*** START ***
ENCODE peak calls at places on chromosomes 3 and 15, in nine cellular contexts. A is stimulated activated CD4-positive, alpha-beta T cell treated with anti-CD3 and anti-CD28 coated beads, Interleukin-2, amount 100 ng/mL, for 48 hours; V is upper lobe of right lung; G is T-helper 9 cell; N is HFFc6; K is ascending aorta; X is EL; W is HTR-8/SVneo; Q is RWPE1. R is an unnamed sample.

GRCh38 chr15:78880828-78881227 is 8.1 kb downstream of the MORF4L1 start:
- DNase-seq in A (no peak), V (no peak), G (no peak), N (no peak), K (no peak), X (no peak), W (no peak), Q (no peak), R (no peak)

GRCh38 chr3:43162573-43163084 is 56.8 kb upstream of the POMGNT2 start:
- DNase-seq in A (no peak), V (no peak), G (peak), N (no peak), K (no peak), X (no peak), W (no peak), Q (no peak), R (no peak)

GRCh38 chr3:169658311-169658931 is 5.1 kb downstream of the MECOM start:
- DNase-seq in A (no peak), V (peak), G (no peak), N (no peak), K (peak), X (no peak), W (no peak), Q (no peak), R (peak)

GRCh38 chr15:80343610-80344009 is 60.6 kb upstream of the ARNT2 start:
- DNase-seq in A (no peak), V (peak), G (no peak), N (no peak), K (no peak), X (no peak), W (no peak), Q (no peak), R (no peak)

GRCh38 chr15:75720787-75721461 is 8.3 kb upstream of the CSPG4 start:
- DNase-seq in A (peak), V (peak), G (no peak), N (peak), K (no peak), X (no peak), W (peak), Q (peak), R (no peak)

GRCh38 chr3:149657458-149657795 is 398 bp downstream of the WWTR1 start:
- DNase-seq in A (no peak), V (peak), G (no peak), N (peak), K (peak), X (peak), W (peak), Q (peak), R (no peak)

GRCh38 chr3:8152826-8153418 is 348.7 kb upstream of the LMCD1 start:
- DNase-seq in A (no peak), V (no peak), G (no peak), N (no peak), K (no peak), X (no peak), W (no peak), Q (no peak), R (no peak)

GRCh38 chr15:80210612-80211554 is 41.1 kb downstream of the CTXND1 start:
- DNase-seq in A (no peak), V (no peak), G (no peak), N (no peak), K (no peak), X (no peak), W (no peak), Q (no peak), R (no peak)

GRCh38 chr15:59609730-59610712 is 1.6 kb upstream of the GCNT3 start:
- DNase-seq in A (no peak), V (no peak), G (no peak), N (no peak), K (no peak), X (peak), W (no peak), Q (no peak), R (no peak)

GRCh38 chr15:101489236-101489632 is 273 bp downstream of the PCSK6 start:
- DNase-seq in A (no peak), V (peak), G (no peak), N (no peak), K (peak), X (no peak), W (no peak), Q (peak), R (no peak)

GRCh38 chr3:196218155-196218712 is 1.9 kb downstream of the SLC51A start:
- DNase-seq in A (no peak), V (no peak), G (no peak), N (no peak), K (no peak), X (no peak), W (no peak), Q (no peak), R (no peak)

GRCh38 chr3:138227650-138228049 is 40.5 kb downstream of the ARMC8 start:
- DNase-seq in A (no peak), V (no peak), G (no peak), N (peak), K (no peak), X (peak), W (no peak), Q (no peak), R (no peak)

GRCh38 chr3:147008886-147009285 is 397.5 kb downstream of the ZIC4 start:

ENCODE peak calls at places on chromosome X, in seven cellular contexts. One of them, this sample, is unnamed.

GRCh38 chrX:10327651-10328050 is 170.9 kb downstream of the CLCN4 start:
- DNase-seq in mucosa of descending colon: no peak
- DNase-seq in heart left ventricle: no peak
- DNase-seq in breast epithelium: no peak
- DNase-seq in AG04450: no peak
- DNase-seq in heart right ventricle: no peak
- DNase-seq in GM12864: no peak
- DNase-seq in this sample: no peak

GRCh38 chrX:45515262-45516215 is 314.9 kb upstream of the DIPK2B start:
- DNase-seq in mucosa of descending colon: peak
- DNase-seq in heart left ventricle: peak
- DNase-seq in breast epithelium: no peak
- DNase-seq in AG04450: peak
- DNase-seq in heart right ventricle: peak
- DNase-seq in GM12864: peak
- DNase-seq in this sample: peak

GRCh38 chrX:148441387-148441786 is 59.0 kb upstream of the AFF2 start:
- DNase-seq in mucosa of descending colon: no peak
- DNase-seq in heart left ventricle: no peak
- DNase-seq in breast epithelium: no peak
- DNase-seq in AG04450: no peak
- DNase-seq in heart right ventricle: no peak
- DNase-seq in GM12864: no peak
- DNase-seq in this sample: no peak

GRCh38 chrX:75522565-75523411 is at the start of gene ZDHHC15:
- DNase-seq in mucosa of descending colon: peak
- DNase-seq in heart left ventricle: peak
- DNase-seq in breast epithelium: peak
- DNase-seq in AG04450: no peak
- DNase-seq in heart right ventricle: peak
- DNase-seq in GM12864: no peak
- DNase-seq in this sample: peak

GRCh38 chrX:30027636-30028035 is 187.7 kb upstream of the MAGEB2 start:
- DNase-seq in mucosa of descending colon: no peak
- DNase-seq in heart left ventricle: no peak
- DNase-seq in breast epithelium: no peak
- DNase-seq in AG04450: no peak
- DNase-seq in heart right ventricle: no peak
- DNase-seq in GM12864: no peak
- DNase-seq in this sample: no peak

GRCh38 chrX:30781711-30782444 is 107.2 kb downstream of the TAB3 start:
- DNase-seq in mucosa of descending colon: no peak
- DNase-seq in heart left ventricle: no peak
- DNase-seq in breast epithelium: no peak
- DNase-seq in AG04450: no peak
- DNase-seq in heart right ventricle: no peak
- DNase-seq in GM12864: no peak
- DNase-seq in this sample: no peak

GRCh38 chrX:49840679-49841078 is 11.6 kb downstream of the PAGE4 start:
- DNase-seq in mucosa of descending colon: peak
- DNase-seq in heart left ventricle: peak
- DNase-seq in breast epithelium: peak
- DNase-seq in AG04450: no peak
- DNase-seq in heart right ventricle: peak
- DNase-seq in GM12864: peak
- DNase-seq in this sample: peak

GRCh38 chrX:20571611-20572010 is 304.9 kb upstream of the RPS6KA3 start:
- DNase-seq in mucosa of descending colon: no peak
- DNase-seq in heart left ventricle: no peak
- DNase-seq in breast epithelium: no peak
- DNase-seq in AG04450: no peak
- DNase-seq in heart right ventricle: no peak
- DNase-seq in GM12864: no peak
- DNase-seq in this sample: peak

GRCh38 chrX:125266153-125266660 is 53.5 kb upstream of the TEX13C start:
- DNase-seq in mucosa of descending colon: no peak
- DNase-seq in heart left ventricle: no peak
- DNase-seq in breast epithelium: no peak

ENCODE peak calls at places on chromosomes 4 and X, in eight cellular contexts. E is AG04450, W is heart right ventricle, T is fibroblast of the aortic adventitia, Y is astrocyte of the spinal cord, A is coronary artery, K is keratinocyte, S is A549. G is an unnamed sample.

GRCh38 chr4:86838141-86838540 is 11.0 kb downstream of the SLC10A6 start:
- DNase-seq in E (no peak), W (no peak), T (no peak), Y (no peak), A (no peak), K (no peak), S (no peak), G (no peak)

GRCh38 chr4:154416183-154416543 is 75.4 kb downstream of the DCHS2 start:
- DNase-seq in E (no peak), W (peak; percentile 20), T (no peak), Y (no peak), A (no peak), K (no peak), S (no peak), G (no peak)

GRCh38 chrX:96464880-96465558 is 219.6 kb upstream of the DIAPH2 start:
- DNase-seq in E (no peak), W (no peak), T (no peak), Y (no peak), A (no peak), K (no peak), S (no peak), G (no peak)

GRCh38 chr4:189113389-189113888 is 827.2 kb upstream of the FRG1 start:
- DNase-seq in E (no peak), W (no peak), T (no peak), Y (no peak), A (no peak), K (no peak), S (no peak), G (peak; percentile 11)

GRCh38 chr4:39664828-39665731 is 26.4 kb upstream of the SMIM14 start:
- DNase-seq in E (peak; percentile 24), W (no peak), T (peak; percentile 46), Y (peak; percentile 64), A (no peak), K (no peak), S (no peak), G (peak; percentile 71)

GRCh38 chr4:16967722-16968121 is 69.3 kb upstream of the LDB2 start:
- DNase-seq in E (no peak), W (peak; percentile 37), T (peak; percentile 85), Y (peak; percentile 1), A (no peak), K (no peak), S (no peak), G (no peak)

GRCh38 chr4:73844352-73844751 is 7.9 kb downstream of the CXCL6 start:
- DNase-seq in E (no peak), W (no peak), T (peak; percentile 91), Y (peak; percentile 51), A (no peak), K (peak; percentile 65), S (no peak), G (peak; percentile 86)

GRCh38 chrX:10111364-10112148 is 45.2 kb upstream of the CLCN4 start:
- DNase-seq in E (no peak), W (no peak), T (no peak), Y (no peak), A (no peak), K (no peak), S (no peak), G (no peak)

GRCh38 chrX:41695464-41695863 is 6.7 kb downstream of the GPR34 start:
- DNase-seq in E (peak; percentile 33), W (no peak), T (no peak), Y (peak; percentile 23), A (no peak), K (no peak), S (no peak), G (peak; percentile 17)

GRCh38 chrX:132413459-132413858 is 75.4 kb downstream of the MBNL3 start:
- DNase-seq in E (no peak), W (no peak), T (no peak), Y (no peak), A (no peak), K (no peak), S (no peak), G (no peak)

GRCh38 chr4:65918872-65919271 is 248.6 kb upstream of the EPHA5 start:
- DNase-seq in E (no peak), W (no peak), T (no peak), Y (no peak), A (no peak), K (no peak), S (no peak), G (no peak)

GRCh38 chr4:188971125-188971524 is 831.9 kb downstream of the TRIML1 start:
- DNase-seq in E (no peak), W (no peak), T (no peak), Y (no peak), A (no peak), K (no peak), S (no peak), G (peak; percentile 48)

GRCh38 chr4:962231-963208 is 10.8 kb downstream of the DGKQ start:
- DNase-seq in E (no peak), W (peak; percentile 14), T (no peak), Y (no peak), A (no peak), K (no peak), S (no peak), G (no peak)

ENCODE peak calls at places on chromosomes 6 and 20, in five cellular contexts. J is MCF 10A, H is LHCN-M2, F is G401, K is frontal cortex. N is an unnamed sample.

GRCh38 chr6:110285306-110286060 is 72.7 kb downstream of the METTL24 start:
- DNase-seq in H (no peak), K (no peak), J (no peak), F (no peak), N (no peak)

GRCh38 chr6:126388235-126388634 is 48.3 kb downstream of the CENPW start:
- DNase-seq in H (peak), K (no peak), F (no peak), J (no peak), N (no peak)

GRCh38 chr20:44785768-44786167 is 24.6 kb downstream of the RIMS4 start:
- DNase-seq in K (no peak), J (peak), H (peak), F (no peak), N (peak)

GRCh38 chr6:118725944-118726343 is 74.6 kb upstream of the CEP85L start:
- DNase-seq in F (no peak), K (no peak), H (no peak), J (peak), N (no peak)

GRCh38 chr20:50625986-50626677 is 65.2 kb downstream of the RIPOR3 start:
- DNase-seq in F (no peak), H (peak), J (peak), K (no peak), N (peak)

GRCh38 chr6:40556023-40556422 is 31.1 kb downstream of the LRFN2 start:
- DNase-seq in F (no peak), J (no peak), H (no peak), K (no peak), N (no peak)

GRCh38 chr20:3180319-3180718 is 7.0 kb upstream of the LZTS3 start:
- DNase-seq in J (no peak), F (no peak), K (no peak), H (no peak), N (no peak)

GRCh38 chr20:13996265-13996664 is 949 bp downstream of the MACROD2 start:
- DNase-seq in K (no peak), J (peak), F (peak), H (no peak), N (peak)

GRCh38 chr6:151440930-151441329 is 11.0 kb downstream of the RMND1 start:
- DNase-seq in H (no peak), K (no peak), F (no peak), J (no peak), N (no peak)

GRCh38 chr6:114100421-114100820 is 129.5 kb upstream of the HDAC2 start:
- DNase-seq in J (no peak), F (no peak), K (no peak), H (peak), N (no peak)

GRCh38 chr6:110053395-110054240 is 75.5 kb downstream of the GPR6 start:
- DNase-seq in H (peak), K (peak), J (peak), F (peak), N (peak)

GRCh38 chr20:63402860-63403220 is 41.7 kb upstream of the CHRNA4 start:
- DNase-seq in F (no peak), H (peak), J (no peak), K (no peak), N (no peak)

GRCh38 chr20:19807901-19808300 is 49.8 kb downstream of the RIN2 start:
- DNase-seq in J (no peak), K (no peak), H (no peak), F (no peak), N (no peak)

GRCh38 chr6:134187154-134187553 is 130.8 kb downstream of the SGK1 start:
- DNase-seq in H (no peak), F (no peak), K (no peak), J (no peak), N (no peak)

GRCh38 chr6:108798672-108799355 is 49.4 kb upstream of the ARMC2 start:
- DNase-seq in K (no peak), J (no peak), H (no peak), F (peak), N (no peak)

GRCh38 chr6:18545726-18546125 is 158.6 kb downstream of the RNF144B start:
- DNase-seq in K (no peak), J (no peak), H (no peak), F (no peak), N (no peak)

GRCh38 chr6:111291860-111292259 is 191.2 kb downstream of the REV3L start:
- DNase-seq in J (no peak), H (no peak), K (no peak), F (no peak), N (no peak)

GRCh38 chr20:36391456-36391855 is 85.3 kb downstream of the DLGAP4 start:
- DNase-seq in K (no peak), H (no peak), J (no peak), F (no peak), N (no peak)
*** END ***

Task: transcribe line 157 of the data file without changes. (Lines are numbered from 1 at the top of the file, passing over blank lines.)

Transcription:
- DNase-seq in J (no peak), H (no peak), K (no peak), F (no peak), N (no peak)